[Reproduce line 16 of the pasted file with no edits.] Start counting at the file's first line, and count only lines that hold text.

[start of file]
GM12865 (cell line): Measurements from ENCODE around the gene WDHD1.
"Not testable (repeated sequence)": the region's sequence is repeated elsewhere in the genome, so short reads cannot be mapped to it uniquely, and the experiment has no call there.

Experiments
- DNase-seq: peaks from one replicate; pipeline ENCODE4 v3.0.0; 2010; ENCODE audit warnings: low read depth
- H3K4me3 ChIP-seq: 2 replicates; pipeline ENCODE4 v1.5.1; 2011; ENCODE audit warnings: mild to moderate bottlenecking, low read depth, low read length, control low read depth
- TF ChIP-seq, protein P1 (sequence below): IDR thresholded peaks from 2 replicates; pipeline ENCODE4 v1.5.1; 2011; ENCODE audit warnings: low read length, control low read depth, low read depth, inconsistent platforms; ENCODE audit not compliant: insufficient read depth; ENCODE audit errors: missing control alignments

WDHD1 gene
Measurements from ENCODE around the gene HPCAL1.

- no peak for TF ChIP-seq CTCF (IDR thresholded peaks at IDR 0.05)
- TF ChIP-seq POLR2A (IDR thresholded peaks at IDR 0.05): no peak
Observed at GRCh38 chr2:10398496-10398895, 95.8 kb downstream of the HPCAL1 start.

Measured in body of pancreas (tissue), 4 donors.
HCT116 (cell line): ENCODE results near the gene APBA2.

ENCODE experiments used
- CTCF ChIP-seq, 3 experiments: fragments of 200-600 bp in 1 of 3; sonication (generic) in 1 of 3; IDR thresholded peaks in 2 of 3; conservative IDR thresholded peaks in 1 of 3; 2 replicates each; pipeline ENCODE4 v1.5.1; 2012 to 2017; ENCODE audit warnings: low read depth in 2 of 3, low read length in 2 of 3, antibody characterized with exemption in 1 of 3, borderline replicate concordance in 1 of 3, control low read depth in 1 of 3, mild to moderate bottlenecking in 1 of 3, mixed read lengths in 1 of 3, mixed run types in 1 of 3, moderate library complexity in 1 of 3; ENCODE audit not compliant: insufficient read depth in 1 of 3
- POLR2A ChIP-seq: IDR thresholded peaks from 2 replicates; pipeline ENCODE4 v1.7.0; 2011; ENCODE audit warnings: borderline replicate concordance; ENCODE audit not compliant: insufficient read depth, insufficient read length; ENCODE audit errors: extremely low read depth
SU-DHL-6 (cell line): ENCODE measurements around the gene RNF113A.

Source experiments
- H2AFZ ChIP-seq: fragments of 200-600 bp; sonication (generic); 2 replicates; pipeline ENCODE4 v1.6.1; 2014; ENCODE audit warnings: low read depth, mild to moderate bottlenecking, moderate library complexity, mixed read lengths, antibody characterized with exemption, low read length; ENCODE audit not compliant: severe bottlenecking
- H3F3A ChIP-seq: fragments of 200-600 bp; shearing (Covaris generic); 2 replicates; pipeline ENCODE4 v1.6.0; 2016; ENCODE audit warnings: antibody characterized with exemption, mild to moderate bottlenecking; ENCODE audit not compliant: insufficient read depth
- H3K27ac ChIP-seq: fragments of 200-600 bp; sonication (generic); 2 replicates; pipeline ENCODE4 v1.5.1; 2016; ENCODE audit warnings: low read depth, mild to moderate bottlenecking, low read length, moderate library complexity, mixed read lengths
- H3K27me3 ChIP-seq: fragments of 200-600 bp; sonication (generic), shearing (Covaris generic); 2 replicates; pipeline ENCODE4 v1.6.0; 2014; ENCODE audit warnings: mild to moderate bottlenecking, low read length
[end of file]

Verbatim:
- POLR2A ChIP-seq: IDR thresholded peaks from 2 replicates; pipeline ENCODE4 v1.7.0; 2011; ENCODE audit warnings: borderline replicate concordance; ENCODE audit not compliant: insufficient read depth, insufficient read length; ENCODE audit errors: extremely low read depth